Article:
Deal makes alcohol law reform more likely
American Experiment has long argued for reform of Minnesota’s outdated alcohol laws, which do nothing but stifle entrepreneurship and protect insiders. These insiders have fought to maintain laws nearly a century old which do nothing to protect the consumer, but do carve out market share for them — market share that they presumably couldn’t find in a free market.
At last, there may be some movement. The Pioneer Press reports on a deal which:
…amounts to a “cease-fire” among a number of interests who have sparred for years over the state’s restrictive alcohol-sales laws. It would allow breweries and small distilleries more flexibility in what they can sell for retail — more beer growlers and six packs and larger bottles of spirits such as gin and vodka. Those sales have been opposed by the state’s long-established liquor lobby, which includes wholesalers and liquor stores.
In exchange for getting some of their long-sought flexibility, the brewers and distillers would agree to take a break from seeking more changes for five years.
It is this agreement, the Pioneer Press goes on to say:
…which has allowed a major liquor bill to forge ahead in the House and has, proponents hope, a half-decent chance in the Senate.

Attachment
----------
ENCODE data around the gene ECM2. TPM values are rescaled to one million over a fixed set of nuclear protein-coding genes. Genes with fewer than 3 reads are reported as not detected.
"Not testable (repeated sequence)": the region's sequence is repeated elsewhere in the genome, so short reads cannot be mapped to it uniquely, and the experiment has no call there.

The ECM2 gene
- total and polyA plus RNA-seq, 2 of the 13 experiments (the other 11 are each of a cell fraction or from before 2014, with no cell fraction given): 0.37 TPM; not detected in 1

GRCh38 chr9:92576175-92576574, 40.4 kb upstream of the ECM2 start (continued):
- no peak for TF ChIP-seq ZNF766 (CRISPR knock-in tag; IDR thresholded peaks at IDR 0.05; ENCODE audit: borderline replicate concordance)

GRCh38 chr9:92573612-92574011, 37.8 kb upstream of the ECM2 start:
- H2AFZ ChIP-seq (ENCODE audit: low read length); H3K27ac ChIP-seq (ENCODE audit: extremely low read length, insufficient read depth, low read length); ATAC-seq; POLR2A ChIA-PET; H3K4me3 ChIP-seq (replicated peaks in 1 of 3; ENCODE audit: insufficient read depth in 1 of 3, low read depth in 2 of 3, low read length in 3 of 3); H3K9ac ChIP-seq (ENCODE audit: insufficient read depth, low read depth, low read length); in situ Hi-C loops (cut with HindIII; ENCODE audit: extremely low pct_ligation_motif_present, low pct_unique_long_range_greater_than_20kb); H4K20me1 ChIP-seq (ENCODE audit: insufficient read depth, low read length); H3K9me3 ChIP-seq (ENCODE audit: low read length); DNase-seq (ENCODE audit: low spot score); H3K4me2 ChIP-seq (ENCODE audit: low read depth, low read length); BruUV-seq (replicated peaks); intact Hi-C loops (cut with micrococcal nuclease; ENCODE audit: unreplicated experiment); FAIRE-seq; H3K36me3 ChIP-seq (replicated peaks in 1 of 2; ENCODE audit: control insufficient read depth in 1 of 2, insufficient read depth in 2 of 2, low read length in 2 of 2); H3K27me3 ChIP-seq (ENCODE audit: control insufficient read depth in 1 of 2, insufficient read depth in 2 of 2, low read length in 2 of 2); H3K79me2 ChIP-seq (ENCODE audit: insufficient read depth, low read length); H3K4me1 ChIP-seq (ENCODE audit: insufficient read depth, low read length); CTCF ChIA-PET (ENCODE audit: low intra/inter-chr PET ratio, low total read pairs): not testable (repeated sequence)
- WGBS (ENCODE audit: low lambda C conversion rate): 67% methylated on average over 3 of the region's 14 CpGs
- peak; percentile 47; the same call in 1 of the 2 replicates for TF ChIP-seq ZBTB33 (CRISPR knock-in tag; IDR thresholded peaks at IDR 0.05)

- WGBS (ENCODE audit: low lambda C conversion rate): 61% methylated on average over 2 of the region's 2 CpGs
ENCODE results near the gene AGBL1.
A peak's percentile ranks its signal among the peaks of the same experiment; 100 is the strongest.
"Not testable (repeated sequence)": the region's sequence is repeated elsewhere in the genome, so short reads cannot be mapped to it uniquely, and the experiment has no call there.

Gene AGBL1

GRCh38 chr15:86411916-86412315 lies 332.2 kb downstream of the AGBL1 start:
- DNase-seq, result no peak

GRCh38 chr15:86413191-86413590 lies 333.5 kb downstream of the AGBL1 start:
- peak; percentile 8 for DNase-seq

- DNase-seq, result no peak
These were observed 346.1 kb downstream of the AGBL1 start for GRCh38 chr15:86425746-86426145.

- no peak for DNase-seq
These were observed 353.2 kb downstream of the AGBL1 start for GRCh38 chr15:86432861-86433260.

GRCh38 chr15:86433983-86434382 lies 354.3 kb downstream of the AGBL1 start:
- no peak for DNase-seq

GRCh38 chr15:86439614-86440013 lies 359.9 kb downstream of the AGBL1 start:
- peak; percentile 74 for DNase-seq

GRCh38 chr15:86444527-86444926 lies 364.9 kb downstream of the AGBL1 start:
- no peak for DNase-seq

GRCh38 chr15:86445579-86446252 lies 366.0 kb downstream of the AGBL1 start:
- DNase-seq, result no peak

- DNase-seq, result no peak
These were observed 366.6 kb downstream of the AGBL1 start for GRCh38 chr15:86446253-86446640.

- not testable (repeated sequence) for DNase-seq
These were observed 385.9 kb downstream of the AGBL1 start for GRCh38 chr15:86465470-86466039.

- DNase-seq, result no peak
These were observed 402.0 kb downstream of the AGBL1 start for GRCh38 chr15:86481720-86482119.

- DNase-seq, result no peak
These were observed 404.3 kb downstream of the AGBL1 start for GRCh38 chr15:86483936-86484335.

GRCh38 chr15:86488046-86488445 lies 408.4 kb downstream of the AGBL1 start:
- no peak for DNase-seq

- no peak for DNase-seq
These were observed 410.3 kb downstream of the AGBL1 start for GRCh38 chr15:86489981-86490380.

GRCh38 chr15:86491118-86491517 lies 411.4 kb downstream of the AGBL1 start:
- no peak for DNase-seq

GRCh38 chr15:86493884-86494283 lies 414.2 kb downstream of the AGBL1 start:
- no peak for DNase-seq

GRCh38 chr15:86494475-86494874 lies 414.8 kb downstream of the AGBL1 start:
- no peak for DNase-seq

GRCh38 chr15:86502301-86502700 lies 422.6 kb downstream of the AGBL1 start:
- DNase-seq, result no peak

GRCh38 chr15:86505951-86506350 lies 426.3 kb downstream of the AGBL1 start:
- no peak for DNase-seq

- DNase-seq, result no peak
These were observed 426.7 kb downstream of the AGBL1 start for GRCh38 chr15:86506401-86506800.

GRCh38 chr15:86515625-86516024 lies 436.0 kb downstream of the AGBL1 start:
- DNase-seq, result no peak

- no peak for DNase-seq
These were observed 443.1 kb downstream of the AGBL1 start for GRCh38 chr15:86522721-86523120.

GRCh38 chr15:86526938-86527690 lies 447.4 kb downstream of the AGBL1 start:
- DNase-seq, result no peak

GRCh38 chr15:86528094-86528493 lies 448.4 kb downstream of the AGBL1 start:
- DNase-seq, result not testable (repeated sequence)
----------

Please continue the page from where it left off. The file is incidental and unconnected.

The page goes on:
The deal has the support of the Minnesota Craft Brewers Council, which represents breweries and brewpubs across the state. Bob Galligan, a lobbyist for the MCBC, said:
“Generally speaking, we like it…Do they go far enough? I don’t believe that they do. But we didn’t want to get left behind in what might be the only liquor bill for some time. I know it’s a good deal because no one’s walking around celebrating too much.”
One aspect Galligan likes: The proposal would create a Liquor Regulation Advisory Council that would include representatives of all the stakeholders, including craft breweries and microdistilleries.
“It feels like we’re finally getting a seat at the table,” he said, expressing a longtime frustration of smaller manufacturers.
It is a shame that enterprising businesses have to jump through these hoops simply to sell willing customers a product, but this deal would be worth it if it allows the bill HF 2767 to pass. And it isn’t legally binding, so legislators can always come revisit this matter before the five years are up. Let us hope they do.